Or simply put, change.
It was recently pointed out to me the other day that I’m pretty open about my eating disorder. I’m gonna go ahead and assume that it’s a positive comment. It got me thinking, I didn’t used to be that way. In the very beginning I was really reserved. Literally, only family and 2 maybe 3 people outside of that knew what I was going through. Even when I first started my blog I hadn’t posted it on my own personal social media so that people who even kind of knew me could see what I think and feel. Even in early/middle of October I still hadn’t really let on to many people that I was going through this terrible time in my life. However, it was around that time that I decided that I wanted to speak to the youth about my personal struggle and how you have to be careful about what you say to others. But there is a reason I’m open now. I know that I always wished for someone to help me while I was going through this. If I can help someone, help them understand, by simply putting it out there how I feel, how I think and it would impact them in a positive way, why wouldn’t I do that?
Anyways, this morning I was jamming out to some old school T-Swift when Change came on my radio. You should’ve seen me in the car. I’m pretty sure I was doing some entertaining dancing. I don’t even care! In the moment, all I’m experiencing what it felt like for 3 minutes to be free. Literally all I thought about when that song was playing was me and my recovery and how you have to fight to get through it. You literally have to fight tooth and nail, use your fingernails and claw and crawl your way to the top.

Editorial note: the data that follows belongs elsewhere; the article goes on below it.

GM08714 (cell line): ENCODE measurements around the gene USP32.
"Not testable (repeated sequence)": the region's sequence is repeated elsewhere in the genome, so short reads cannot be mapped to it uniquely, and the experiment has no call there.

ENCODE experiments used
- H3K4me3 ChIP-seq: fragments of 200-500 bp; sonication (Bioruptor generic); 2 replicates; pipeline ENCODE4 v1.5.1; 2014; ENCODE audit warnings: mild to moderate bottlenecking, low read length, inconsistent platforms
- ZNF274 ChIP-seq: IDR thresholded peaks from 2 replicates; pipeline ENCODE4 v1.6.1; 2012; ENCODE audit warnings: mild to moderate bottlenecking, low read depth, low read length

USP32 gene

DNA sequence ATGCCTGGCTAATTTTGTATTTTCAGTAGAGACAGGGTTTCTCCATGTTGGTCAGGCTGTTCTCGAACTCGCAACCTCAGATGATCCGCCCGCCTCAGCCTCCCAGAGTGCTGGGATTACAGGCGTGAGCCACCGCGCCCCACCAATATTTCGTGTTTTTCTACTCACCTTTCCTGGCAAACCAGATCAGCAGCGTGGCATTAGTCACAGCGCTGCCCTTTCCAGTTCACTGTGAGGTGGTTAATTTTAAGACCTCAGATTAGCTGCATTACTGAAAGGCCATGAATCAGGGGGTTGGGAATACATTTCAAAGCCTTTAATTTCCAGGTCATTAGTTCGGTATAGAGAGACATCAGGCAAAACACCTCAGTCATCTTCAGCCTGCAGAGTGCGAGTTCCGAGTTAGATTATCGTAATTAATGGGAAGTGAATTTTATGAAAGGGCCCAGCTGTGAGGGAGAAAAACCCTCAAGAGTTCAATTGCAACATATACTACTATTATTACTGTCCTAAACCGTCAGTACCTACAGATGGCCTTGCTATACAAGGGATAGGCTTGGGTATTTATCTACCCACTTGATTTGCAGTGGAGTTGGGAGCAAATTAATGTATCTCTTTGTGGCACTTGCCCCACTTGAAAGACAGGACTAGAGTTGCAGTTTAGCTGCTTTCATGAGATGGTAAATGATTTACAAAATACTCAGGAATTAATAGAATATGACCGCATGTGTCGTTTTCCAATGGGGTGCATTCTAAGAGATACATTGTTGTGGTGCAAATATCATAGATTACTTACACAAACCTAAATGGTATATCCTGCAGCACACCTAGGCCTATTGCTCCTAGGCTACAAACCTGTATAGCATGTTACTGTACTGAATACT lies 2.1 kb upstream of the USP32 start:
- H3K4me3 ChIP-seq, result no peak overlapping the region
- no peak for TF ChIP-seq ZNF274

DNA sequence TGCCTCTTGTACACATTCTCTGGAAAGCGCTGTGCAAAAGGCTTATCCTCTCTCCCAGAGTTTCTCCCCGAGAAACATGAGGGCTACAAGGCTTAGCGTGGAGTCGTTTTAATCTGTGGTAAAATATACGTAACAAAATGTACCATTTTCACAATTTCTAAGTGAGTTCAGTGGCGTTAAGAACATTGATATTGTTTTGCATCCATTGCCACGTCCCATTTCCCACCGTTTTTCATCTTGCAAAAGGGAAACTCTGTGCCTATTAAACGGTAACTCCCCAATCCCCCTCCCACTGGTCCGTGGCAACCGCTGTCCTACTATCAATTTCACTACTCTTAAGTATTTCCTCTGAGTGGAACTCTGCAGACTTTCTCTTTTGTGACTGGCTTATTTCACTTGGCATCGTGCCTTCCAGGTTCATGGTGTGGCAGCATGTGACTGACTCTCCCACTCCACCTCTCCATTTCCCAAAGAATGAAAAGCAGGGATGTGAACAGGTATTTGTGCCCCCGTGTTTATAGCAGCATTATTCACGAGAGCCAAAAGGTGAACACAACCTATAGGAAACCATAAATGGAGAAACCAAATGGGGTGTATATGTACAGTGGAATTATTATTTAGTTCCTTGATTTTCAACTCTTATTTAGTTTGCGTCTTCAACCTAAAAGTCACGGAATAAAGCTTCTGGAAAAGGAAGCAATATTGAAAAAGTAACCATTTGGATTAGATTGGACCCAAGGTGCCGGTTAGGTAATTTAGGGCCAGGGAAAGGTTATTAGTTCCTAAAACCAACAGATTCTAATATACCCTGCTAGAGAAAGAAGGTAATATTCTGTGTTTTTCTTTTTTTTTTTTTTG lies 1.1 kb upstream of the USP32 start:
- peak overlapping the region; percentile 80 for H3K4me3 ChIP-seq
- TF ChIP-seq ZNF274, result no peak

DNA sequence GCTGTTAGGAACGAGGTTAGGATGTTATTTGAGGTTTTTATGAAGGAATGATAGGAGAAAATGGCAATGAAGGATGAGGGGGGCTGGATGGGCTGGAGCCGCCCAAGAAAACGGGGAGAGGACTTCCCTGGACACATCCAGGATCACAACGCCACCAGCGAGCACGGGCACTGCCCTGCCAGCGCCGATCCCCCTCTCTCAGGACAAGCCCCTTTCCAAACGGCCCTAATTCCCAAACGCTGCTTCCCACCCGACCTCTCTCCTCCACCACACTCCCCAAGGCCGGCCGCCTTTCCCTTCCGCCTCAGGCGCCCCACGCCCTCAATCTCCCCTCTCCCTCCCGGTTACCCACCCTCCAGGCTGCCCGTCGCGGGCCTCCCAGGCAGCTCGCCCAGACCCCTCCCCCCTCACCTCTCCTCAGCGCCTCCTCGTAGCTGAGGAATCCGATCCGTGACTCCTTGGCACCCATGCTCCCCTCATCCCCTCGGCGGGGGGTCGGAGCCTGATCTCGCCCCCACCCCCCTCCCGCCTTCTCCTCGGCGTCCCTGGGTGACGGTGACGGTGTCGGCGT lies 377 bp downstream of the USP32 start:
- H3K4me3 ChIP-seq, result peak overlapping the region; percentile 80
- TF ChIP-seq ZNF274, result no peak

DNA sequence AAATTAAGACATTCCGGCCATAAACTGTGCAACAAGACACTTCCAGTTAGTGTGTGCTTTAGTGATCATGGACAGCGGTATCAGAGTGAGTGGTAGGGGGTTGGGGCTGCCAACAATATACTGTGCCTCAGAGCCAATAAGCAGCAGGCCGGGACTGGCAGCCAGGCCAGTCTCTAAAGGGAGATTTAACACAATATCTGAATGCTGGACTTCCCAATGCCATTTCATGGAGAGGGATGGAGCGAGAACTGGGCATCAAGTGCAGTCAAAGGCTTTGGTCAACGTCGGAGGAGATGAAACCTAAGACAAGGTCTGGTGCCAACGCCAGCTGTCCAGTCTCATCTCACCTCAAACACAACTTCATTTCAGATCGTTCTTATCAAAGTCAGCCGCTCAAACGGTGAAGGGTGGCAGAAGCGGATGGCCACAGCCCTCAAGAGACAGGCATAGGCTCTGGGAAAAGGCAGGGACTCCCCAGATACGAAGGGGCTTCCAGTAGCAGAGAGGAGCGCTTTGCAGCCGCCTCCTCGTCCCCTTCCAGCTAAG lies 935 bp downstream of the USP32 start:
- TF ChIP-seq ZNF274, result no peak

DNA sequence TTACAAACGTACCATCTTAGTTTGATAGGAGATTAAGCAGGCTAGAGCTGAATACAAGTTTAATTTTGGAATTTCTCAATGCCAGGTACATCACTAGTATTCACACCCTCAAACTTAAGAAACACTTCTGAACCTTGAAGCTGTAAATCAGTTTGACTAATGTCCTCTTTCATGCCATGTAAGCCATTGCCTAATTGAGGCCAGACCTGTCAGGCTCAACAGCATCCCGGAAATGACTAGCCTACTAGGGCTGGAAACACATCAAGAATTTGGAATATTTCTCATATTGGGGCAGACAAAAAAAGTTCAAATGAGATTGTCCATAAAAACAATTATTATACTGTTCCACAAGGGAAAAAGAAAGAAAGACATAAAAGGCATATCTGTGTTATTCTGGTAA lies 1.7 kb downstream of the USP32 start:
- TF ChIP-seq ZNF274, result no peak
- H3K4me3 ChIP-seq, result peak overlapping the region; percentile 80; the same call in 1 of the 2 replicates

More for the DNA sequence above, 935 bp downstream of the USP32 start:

“We’re faster and never scared”
Recovery is a really scary and serious process. You already feel a whirlwind of emotions constantly, and sitting in therapy only brings the nasty and negative thoughts to the surface. When I started out, I wasn’t sure I wanted to do this. I wasn’t sure I wanted to be “The Kairos without the eating disorder”. I didn’t want to be better. I was absolutely terrified, and rightfully so. I was afraid to find out who I was without my eating disorder or without it constantly breathing down my neck and over analyzing my every waking move. I had this giant misconception though. I was under the impression that once you enter recovery the eating disorder, negative thoughts and self loathing magically disappear and you become a totally new person. Wrong. So Wrong. I don’t believe that for a second. Yes, you do change, but not the the way I was originally thinking. I’m still the same person. I still have some negative thoughts, they just aren’t as dark or frequent. That’s always going to be a major part of me. It doesn’t erase or become invisible, which is something I thought was going to happen. My eating disorder will always be a part of my life history and why I do some of things I do, but I don’t have to be chained to being “The girl with the eating disorder”.
There comes a point where things ‘change’.
There comes a point where ‘the walls they put up fall down’.
There comes a point where coming into the slightest, tiniest bit of recovery makes you a ‘champion tonight’.